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COVER RECIPE WALNUT & SPICE CAKE WITH ROSÉ PEARS RECIPE OPPOSITE

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Whipping up a weeknight meal in 25 minutes or less might seem like an impossible dream. Well, dreams can come true – as our delicious recipes show! PHOTOGRAPHY JOHN PAUL URIZAR STYLING VIVIEN WALSH, SOPHIA YOUNG PHOTOCHEF KIRSTEN JENKINS

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Food in a Flash

20 MINS

20 MINUTES FIVE-SPICE PORK CUTLETS WITH PLUM SAUCE RECIPE ON PAGE

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Food In A Flash

20 MINS

20 MINUTES PEPPERED STEAK SANDWICH WITH GRILLED TOMATOES RECIPE OPPOSITE

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PEPPERED STEAK SANDWICH WITH GRILLED TOMATOES

FIVE-SPICE PORK CUTLETS WITH PLUM SAUCE

PREP + COOK TIME 20 MINUTES SERVES 4

PREP + COOK TIME 20 MINUTES SERVES 4

 2 tablespoons EXTRA virgin olive oil

 4 pork cutlets (940g)

 2 teaspoons cracked black pepper

 1 tablespoon chinese five spice

 4 beef minute steaks (400g)

 2 tablespoons peanut oil

 250g cherry truss tomatoes,

 1 bunch choy sum (400g)

   

cut into four clusters 8 slices sourdough bread (560g) ⅓ cup (100g) aïoli ½ cup (70g) caramelised onion relish ½ cup loosely packed trimmed watercress

 450g packaged white microwave rice  ¼ teaspoon dried chilli flakes

PLUM SAUCE  ⅓ cup (75g) firmly packed 

1 Combine oil and pepper in a shallow dish; add steaks, turn to coat. 2 Heat an oiled chargrill pan (or barbecue or grill) over medium-high heat; cook steaks for 2 minutes each side or until cooked as desired. Remove from pan, cover; rest 5 minutes. 3 Cook tomato clusters in chargrill pan for 3 minutes or until softened. Remove from pan. 4 Toast bread slices in chargrill pan for 30 seconds each side. Spread aïoli onto half the toasted slices; top each with steak, onion relish and watercress, then remaining toasted bread slices. Serve sandwiches with tomato clusters. per sandwich 34.4g total fat (6.7g saturated fat); 3149kJ (752 cal); 62.3g carbohydrate; 38.2g protein; 10.3g fibre

     

brown sugar ½ cup (125ml) water 6 drained canned whole plums (250g) 1 tablespoon chinese cooking wine 1 cinnamon stick 2 star anise 2 tablespoons fish sauce 2 teaspoons malt vinegar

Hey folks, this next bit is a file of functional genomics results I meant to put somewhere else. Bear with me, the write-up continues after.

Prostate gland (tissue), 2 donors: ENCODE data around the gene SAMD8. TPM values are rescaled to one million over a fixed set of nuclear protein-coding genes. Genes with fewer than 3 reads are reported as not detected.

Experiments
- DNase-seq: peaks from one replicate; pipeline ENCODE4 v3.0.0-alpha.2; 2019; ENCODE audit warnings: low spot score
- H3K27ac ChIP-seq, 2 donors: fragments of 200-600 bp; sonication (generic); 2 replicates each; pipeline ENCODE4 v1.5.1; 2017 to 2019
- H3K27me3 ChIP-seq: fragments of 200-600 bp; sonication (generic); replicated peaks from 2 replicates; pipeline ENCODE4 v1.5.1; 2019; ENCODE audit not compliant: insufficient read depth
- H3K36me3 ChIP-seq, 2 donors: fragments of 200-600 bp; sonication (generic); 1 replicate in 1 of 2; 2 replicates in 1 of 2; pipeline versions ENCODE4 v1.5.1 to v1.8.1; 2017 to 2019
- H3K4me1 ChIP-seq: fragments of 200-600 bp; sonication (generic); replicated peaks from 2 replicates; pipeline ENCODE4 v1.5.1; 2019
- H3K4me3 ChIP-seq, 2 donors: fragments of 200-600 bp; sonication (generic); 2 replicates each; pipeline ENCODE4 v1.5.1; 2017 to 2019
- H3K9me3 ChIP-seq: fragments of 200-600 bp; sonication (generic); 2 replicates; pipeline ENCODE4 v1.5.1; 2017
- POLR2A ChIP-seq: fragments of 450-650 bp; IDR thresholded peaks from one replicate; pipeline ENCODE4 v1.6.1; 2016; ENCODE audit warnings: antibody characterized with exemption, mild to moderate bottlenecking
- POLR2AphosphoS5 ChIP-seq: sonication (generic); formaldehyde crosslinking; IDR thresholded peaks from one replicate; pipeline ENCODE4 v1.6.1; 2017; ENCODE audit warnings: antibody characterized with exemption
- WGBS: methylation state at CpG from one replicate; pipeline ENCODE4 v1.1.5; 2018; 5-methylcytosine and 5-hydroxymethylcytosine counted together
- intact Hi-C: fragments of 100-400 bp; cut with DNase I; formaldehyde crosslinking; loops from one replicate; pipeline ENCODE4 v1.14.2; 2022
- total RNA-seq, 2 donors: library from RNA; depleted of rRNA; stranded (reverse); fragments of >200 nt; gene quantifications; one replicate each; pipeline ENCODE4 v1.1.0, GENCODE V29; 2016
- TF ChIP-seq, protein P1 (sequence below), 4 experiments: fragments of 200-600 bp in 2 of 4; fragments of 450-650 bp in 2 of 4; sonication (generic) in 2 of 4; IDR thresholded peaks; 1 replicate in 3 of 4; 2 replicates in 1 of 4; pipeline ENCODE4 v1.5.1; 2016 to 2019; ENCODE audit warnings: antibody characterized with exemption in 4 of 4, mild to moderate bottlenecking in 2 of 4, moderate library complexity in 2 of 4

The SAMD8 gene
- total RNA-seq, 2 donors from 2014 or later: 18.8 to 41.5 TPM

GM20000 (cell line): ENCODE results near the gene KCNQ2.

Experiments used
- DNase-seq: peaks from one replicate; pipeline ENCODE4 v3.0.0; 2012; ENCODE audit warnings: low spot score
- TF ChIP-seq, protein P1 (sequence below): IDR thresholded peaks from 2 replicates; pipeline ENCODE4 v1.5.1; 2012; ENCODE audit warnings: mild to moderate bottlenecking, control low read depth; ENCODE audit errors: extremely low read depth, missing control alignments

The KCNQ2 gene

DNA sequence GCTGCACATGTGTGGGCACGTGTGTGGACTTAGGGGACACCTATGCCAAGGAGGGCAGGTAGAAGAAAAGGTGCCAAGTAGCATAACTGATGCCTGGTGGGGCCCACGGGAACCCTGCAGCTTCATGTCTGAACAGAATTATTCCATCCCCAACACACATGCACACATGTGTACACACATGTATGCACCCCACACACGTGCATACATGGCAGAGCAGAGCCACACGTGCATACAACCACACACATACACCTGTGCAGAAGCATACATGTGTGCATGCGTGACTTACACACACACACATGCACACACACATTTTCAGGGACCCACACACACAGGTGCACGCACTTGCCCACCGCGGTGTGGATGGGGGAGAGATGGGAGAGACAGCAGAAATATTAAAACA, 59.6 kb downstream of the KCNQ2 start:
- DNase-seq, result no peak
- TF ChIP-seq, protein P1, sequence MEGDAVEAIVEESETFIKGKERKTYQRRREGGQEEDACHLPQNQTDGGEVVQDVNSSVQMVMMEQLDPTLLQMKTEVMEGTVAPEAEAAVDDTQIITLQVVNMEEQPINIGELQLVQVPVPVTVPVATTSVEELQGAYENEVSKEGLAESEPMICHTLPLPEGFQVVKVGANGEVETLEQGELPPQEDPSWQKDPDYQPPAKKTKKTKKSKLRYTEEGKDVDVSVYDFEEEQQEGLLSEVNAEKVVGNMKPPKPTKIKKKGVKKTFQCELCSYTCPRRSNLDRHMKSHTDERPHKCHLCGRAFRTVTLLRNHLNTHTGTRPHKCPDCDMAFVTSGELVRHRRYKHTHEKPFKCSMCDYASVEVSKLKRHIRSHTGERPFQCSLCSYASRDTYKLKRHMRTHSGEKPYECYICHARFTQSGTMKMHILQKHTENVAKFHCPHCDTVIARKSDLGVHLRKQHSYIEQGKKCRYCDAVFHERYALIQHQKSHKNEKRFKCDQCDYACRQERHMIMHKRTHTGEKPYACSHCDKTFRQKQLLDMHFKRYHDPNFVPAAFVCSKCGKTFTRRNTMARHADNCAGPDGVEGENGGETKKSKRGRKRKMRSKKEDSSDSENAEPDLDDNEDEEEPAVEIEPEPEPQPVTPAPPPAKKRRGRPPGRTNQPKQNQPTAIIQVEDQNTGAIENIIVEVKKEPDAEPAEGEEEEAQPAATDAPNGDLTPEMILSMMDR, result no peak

1 Heat a large frying pan over mediumhigh heat. Combine pork, five spice and oil in a large bowl; season. Cook pork 3 minutes each side or until cooked through. Remove from heat, cover; rest 5 minutes. 2 Meanwhile, make plum sauce. 3 Microwave choy sum until just wilted. 4 Microwave rice according to directions on packet; sprinkle with chilli. 5 Serve pork with choy sum and rice; drizzle with plum sauce. PLUM SAUCE Stir sugar and the water in a medium saucepan over low heat until sugar dissolves. Discard stones from plums; add plums to pan with wine, cinnamon and star anise. Bring to the boil. Reduce heat; simmer, covered, 6 minutes or until plums are pulpy. Remove and discard cinnamon stick. Stir in fish sauce and vinegar; season to taste.

FIVE-SPICE PORK CUTLETS WITH PLUM SAUCE

COOK’S

NOTES PEPPERED STEAK SANDWICH WITH GRILLED TOMATOES Aïoli is garlic mayonnaise, available from the condiment aisle in most supermarkets. You can make your own quick version by stirring 1 crushed clove garlic into ⅓ cup (75g) whole-egg mayonnaise.

FIVE-SPICED PORK CUTLETS WITH PLUM SAUCE You can use fresh plums when in season.

per serve 16.1g total fat (4.1g saturated fat); 2282kJ (545 cal); 58.6g carbohydrate; 37.9g protein; 5.1g fibre

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Food In A Flash

COOK’S

NOTES

SALT & FIVE-SPICE CRISP CHICKEN PREP + COOK TIME 20 MINUTES SERVES 4

 vegetable oil, for shallow-frying  800g chicken thigh fillets  ⅓ cup (45g) rice flour

SALT & FIVE-SPICED CRISP CHICKEN

 1 tablespoon chinese five spice

For shallow-frying, add enough oil to come halfway up the side of the food to be fried.

 1 teaspoon salt

 ¼ teaspoon cayenne pepper  ¼ cup (60ml) mirin  1 teaspoon sesame oil  1 long fresh green chilli,     

sliced thinly 2 green onions, sliced thinly 1 cup (80g) bean sprouts, trimmed 1 tablespoon thinly shredded ginger ⅓ cup (75g) aïoli 1 lime (90g), cut into wedges